Three teams compete to redesign La Brea Tar Pits, Hancock Park

| October 3, 2019 | 0 Comments

PRESIDENT AND DIRECTOR of the Natural History Museums of Los Angeles County, Dr. Lori Bettison-Varga, far right, introduces three presentations about Tar Pits master planning.

Officials at the Natural History Museums of Los Angeles County (NHM) are evaluating three design teams — one from Denmark and two from New York City — to advise NHM in coming years on creating and implementing a master plan to update the La Brea Tar Pits & Museum and the surrounding Hancock Park.

As part of the planning process, the selected teams studied the existing facilities in the mega-block that also contains, and will contain, the existing and proposed Los Angeles County Museum of Art (LACMA) and the nearly finished Academy Museum of Motion Pictures (in the old May Company building at Wilshire and Fairfax). The Metro Purple Line station just across Wilshire Boulevard is expected to open in 2023.

The Tar Pits project focuses on the Curson Avenue side of the mega-block, as well as all of the surrounding parkland, especially along Sixth Street. The NHM’s goal is to update and renovate the 40-year-old George C. Page Museum and the surrounding park.

A public presentation of the competitors’ work-to-date took place on August 26 at the El Rey Theater in the Miracle Mile. Interested neighbors joined public officials and a phalanx of press members in hearing NHM’s president and director, Dr. Lori Bettison-Varga, set the scene, describe the selection process, and introduce presenters from the three teams. The finalist firms that presented at the El Rey are:

Dorte Mandrup of Copenhagen. Its works include UNESCO World Heritage sites.

Diller Scofidio + Renfro of New York City. It is the designer of the Broad Museum on Grand Avenue, downtown.

Weiss/Manfredi, also of New York City. It is the designer of the Olympic Sculpture Park in Seattle.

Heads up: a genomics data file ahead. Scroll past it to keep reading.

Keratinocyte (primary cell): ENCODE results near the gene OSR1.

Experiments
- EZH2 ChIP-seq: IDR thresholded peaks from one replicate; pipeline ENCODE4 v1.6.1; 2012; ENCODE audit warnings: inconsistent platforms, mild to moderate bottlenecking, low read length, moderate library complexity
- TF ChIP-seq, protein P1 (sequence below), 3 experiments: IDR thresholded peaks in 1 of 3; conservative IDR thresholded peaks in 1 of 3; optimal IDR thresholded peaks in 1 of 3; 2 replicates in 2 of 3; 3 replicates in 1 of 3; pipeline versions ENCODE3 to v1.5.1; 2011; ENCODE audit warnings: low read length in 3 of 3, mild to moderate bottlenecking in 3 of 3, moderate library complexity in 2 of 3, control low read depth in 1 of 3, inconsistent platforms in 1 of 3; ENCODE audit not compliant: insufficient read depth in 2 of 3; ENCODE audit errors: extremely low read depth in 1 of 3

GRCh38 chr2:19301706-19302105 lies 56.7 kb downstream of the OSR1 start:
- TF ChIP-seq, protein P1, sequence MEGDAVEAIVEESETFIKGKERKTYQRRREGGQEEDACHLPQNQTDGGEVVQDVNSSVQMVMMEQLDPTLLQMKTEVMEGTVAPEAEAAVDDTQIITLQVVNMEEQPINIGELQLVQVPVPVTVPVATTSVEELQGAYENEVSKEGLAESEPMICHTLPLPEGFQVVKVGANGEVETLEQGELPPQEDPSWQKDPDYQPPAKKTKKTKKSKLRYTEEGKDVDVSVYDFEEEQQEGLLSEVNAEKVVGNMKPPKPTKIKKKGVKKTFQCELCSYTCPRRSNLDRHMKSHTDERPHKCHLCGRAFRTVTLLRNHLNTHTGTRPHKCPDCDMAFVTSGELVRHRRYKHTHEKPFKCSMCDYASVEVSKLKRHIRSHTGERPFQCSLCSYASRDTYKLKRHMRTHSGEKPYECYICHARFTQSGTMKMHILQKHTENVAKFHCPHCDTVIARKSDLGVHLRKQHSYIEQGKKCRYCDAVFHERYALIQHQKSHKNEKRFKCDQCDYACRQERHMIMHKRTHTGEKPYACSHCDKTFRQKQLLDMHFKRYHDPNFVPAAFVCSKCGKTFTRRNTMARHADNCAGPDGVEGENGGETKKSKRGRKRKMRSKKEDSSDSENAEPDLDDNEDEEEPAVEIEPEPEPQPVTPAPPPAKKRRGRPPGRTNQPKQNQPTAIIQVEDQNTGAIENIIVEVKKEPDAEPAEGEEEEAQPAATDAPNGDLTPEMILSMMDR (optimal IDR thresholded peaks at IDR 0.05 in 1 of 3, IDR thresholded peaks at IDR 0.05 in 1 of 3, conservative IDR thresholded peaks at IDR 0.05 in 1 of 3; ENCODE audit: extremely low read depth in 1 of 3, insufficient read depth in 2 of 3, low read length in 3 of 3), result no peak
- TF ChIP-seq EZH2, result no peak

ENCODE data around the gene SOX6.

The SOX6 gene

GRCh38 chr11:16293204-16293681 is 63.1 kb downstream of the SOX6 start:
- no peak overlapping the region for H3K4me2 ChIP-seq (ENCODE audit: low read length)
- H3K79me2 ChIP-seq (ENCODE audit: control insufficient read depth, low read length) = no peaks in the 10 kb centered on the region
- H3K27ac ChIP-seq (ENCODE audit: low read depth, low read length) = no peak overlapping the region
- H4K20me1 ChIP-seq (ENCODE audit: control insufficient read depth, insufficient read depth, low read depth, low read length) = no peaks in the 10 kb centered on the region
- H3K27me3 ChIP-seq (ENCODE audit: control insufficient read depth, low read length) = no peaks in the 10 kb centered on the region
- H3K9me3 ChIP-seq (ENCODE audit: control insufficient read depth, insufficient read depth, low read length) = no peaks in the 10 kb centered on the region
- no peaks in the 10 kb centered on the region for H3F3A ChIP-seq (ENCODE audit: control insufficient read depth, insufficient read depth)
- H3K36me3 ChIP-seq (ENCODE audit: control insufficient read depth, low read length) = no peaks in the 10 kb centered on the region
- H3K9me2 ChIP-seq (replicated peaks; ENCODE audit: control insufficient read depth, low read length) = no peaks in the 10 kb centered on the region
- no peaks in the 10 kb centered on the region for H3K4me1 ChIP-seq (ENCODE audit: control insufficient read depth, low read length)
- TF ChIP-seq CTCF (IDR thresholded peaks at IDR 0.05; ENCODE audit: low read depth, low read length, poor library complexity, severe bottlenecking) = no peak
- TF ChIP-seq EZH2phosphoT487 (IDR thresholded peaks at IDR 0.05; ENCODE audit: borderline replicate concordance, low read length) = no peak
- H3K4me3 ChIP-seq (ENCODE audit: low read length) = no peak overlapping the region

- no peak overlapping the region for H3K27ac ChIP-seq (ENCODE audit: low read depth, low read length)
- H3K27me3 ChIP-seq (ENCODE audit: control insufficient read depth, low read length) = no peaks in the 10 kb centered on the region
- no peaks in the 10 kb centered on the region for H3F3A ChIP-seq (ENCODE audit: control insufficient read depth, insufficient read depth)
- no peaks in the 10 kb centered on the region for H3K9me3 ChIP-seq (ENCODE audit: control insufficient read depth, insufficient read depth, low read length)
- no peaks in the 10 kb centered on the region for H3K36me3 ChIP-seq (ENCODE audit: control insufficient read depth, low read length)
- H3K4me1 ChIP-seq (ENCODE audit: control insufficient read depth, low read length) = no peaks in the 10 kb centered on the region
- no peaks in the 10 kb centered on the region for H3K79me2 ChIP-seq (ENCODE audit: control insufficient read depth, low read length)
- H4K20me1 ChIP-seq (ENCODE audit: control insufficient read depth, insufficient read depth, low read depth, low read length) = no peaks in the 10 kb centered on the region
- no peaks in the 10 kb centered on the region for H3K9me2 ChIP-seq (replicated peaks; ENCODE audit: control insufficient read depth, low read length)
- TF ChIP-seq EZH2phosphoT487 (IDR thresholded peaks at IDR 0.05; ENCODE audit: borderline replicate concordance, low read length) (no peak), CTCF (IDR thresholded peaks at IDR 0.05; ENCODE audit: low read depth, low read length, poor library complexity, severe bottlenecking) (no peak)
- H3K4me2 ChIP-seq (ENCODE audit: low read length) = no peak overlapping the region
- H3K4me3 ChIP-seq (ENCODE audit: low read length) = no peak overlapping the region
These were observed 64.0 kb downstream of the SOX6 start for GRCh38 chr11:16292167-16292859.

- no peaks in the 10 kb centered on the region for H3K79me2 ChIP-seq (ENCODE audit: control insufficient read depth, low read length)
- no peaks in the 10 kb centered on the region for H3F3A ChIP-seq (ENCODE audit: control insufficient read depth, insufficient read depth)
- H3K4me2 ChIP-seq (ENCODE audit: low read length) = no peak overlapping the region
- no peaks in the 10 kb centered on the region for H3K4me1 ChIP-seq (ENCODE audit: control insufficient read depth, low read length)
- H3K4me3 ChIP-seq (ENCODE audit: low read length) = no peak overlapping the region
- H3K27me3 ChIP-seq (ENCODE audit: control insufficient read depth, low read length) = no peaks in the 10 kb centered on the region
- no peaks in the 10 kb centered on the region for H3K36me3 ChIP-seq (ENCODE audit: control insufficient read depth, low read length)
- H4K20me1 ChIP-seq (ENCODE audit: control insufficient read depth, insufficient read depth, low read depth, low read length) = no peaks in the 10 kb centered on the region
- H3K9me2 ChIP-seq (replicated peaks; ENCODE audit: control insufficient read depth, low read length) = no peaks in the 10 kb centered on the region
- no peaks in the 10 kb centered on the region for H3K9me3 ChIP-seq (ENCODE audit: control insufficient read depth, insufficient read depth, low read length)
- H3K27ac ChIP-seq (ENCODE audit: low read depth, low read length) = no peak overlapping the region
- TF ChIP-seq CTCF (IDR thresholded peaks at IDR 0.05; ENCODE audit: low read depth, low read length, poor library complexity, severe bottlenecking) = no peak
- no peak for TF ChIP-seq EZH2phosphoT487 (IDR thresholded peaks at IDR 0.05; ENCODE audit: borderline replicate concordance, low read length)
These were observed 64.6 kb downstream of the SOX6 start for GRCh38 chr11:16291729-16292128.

Three different concepts were presented in three presentations, each with dozens of color images of structures and parklands. One image from each team, an overall view of the site from the same perspective, accompanies this article.

It is important to note that the NHM process is not to pick the winning set of drawings from the August 26 presentation, and then have its authors proceed with a project to build what is depicted. Rather, the NHM leaders will evaluate the teams and team members to decide which group will be the best for NHM and the community to work with over the years to create the actual design for the future of the facilities that will serve both modern scientists (whose predecessors have been excavating and examining the rich fossil deposits on the property since 1913) and the public — especially busloads of local schoolchildren — which, for decades, has been learning about these fascinating resources and their scientific study.

The selected firm will lead a multi-disciplinary design team that will include specialists in architecture, engineering, landscape design, lighting, way-finding, sustainability, and related design fields. NHM will select one of the three firms by the end of this year.

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